I have this Sunday off work and was thinking about driving up to Indianapolis for the race this weekend, but there’s only two people pre-registered in my category and honestly, I don’t want to risk getting too many upgrade points (the ‘points’ system in cyclocross is really weird. Basically, you get points based on where you finish in your ‘wave’ and once you get fifteen you’re automatically upgraded to the next category. A win is worth 5 and the next few places get points based on how many people are in the wave, etc. I currently have 7 points) and not being able to ride the Kings CX race as a Cat4 because I’ve been looking forward to it for an entire year and I just don’t feel the need to get my ass handed to me by the women who race Category 1/2/3 races just yet. Let me live a little, will ya?
Guess that means I can take a week to get a little training in, work on my bike handling skills, and mentally prep for the John Bryant race on October 18!
So, this past weekend was my second OVCX race of the season – Commonwealth Eye Surgery Promotion Cross, in Lexington, KY. It was an enjoyable race and I surprised myself with how well I handled some of the course features because I know they’d normally be something I’d be hesitant to ride at fast speeds but apparently once I get a little racing adrenaline in my system, all bets are off/my regard for personal safety goes out the window. Not to say I didn’t scrub way too much speed going into corners and generally abuse my brakes but I handled the off-cambers and super bumpy course better than I would have expected to.
Speaking off off-cambers, half of the course was on a hillside. Just… on a hillside. Not a super steep hillside, but a hillside nonetheless. Right out of the start there was a flat straightaway that quickly turned into several s-curves and very, very short but steep inclines. I was actually worried I wouldn’t be able to ride the second incline (it was one of those situations where mentally I knew it had to be possible but I just couldn’t figure out how to power myself up) but luckily one of my friends pulled me off to the side and told me the trick was going into the hill with enough momentum to get you most of the way up and then being in the right gear to clear the rest in just a few pedal strokes. I had fallen on it no less than three times but after hearing the ‘trick’ I was able to clear it pretty handily. Amie, you’re the best.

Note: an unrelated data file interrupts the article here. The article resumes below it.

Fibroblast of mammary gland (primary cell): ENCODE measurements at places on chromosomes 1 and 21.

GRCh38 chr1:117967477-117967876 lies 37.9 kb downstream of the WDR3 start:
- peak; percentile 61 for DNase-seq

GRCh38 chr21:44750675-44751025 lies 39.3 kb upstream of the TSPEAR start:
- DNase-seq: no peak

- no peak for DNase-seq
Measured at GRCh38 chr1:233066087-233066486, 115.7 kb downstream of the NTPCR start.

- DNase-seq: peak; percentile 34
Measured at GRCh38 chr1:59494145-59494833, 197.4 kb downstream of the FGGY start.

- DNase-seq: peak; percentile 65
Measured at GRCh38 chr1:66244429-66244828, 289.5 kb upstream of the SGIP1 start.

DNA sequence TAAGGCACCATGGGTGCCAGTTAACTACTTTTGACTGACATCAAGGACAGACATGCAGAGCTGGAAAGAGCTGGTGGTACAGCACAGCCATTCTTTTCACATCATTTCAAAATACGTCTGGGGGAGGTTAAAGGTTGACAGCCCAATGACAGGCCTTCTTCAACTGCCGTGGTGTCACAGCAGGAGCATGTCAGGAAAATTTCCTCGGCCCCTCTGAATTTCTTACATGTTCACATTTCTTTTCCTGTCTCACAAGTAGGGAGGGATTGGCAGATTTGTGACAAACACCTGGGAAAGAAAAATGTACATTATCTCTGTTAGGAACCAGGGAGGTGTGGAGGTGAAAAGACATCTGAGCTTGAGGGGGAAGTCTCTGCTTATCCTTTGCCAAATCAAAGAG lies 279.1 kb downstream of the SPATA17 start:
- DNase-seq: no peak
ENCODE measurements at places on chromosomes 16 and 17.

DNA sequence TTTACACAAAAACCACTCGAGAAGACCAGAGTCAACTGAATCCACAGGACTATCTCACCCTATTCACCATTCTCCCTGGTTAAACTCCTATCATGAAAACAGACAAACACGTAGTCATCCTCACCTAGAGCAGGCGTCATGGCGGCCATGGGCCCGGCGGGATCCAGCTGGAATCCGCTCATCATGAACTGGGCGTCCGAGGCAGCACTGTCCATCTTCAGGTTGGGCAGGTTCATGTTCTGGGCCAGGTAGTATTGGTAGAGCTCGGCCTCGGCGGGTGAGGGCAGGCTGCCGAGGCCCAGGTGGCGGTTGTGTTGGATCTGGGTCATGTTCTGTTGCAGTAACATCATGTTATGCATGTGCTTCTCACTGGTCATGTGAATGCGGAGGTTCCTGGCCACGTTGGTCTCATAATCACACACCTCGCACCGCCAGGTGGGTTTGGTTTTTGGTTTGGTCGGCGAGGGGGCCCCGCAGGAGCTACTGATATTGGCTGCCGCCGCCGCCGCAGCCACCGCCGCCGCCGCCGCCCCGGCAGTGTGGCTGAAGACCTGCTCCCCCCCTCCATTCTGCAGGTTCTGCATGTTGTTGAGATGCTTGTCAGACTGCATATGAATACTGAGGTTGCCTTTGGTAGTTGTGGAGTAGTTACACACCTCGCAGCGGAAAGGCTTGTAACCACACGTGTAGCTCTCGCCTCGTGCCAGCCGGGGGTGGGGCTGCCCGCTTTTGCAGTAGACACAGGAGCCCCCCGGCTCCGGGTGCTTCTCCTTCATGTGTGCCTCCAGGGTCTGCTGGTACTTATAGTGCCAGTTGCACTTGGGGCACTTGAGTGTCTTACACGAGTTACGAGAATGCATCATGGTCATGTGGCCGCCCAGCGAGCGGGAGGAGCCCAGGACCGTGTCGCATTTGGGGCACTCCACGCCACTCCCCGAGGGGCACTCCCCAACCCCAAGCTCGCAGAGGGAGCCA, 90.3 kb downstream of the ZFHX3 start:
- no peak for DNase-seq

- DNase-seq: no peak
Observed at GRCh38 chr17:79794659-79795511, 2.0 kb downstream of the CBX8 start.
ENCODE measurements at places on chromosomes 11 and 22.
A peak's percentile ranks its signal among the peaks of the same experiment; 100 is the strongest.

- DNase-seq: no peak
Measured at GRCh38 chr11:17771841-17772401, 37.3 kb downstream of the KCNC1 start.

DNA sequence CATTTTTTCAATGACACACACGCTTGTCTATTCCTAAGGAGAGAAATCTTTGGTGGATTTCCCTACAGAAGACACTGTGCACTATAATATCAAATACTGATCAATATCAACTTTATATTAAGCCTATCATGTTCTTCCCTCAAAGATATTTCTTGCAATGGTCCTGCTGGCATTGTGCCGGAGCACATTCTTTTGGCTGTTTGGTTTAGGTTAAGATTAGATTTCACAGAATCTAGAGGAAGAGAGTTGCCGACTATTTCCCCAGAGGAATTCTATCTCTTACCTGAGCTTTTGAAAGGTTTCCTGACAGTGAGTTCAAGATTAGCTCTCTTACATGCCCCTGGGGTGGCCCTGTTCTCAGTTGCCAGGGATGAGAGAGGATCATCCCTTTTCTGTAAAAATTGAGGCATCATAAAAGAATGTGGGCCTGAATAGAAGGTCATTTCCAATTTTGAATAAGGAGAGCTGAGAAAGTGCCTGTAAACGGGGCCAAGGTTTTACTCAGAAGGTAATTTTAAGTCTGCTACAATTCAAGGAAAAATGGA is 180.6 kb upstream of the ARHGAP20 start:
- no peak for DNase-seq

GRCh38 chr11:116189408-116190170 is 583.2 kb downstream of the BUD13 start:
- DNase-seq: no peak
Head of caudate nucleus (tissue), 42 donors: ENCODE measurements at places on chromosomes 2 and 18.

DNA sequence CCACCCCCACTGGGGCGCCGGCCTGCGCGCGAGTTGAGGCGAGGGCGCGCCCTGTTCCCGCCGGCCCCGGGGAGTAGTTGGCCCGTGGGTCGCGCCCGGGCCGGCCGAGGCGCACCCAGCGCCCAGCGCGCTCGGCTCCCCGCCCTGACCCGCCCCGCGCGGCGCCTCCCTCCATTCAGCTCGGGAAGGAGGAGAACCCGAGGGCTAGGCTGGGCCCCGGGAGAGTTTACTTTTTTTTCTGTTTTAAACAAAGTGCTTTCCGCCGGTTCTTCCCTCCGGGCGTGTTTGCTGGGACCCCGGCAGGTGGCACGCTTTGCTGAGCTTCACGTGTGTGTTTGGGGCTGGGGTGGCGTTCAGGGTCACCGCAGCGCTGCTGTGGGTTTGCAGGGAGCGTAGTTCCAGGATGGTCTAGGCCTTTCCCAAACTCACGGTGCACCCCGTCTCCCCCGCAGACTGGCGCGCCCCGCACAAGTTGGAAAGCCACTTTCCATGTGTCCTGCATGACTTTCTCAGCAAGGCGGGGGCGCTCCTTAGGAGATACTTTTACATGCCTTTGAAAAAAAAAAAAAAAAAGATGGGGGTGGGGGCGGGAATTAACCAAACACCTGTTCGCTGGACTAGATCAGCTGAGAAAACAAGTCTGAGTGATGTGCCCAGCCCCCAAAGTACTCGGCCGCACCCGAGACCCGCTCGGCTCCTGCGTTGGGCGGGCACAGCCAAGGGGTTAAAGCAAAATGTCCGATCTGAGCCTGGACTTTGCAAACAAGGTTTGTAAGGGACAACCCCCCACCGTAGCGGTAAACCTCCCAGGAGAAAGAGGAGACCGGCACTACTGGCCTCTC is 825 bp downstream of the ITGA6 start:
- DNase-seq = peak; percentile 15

The rest of the course was a mix of off-camber and short straightaways with a few other technical aspects thrown in, like some 180 hairpin turns and barriers.
I was lucky enough to get the last front row call-up but my start still definitely left quite a bit of room for improvement. After barreling down the straightaway, we reached the s-curves and small inclines. One of the leaders completely crashed on the first turn. Unfortunately, I got caught behind some riders that couldn’t get up the first incline so, along with almost the entire field of riders, I had to dismount and run.
After re-mounting I immediately focused on picking up speed to get up the second longer, steeper incline but to my dismay I saw that my line of choice was bottle-necked by riders choosing to run it instead of ride it. I tried to take a wider line and go up the outside edge of the hill but instead ended up on the ground halfway up with a girl on top of me. I quickly apologized, helped untangle our bikes and dismounted to a straightaway with just enough of an incline to be pretty painful. I spent the majority of the first lap chasing riders and trying to find my way up to two of the leading women (the leader was a junior with quite a gap on the rest of the field thanks to her ability to avoid the chaos at the start).